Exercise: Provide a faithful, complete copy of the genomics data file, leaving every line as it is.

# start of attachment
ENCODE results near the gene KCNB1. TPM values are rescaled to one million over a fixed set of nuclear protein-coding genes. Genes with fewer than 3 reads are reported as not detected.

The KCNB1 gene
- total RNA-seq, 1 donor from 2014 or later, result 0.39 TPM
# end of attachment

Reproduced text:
ENCODE results near the gene KCNB1. TPM values are rescaled to one million over a fixed set of nuclear protein-coding genes. Genes with fewer than 3 reads are reported as not detected.

The KCNB1 gene
- total RNA-seq, 1 donor from 2014 or later, result 0.39 TPM